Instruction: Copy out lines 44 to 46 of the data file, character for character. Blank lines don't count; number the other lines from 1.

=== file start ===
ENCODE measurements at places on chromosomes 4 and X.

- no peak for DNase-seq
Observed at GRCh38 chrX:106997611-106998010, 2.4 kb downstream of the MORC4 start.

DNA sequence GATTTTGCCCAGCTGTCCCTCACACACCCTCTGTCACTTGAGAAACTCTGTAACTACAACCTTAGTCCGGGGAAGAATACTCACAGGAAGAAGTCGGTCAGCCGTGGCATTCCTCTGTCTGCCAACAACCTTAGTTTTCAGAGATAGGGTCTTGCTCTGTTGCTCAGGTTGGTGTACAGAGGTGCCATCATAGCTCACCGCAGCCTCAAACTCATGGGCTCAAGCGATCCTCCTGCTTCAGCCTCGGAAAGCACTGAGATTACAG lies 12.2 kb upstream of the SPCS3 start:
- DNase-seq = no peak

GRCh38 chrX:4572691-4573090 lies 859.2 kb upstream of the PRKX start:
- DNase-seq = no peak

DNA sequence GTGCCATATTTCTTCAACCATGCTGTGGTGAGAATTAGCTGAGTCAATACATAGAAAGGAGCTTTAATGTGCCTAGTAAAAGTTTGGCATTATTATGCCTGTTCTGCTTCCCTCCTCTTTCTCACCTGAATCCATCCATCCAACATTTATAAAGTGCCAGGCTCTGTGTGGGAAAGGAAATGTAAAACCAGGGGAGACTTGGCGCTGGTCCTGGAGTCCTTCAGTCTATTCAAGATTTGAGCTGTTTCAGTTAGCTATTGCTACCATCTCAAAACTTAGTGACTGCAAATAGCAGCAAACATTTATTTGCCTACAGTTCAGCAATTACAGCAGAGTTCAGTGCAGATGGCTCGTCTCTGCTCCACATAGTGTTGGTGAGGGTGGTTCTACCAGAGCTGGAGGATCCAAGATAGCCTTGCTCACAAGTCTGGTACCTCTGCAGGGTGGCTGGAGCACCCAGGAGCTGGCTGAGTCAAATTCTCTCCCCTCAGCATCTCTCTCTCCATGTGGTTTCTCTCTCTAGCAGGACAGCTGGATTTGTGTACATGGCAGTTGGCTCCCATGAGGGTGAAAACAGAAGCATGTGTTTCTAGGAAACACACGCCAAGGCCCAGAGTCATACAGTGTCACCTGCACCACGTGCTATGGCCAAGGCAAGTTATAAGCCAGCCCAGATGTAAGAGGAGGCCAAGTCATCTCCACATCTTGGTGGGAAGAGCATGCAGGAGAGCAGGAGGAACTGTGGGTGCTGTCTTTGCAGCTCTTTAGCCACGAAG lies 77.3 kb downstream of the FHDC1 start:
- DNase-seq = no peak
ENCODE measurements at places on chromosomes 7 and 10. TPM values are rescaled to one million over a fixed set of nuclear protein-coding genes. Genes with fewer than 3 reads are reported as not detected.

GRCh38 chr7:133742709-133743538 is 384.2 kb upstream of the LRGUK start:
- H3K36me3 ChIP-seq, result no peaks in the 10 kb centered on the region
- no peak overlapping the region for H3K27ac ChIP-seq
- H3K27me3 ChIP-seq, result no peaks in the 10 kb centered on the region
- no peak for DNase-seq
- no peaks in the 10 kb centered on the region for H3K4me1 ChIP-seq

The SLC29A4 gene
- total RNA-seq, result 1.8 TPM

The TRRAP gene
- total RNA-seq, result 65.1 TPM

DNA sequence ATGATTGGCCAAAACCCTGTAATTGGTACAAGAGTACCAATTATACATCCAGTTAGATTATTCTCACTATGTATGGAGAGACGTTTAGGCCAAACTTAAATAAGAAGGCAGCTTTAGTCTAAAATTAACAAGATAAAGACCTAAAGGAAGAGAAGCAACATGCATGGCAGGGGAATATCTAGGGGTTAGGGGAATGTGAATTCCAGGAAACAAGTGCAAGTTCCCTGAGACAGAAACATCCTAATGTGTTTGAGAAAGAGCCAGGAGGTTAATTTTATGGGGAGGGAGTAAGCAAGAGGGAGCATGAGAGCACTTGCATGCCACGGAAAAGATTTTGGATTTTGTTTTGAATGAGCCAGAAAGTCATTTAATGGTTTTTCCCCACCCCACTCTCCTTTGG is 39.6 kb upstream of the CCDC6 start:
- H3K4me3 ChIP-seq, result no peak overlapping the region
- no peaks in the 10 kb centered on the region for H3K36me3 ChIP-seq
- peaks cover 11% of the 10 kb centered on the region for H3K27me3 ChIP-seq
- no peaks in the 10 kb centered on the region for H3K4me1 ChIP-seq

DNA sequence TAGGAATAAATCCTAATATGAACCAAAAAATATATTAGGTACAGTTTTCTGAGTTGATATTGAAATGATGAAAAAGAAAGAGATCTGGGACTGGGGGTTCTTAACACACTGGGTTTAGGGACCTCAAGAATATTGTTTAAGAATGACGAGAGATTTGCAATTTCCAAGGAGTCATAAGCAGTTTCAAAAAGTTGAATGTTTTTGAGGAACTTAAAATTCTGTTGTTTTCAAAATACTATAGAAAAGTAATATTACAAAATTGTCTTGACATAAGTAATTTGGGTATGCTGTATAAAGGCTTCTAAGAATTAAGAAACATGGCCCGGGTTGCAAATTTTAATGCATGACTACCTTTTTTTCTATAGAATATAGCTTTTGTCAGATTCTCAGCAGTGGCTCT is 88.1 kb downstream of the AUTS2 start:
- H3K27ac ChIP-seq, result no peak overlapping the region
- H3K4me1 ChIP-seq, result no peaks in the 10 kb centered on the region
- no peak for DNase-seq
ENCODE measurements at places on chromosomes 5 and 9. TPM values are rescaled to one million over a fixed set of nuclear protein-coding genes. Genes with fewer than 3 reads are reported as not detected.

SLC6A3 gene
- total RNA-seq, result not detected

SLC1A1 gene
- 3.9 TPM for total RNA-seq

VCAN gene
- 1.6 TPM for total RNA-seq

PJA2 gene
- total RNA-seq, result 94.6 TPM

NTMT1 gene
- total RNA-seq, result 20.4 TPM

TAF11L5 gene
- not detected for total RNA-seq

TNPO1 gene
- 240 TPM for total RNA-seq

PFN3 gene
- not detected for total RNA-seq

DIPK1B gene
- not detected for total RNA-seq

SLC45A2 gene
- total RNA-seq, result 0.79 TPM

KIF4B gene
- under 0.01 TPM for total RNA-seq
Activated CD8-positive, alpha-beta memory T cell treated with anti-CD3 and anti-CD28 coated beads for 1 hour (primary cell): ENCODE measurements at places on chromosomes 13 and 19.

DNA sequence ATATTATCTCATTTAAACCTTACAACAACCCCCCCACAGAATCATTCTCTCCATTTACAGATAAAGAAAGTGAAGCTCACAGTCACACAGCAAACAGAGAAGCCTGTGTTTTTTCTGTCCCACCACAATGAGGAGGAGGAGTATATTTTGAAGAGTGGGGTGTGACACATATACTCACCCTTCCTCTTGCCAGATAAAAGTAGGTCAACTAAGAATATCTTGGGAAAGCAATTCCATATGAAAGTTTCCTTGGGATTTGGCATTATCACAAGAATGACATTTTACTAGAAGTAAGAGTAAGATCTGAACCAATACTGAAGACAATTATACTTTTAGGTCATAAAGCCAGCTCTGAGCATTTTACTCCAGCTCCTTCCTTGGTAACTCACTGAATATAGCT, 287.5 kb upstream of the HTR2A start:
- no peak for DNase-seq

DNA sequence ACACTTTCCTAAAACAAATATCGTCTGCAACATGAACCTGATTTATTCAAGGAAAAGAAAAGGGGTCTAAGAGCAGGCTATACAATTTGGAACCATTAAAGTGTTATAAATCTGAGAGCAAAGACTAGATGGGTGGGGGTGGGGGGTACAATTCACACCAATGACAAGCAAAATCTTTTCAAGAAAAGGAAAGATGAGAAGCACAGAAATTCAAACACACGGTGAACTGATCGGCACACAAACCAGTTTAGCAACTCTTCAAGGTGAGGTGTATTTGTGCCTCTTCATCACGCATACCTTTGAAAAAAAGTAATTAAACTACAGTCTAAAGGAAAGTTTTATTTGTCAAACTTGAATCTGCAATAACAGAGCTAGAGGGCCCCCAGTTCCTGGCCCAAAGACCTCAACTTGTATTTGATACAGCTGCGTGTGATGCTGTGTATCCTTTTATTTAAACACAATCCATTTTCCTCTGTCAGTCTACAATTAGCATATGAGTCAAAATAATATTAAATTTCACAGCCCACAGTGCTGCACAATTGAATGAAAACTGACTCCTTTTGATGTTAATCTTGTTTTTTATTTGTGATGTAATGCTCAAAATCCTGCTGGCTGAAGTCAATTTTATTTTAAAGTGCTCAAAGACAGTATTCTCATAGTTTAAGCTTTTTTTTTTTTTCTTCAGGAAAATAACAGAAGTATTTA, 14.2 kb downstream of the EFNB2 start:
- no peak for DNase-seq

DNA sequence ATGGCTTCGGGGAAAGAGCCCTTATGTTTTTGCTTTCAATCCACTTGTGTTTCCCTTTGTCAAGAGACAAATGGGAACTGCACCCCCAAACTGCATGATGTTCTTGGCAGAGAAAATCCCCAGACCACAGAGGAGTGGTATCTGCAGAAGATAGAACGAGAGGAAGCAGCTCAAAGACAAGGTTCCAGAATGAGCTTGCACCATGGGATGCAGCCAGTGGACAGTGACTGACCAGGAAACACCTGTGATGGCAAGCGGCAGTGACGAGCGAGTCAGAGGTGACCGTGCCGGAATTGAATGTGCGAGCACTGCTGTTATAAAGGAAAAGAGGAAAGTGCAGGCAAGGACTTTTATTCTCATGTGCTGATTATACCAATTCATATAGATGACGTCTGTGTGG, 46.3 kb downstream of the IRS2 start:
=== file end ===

- 240 TPM for total RNA-seq

PFN3 gene
- not detected for total RNA-seq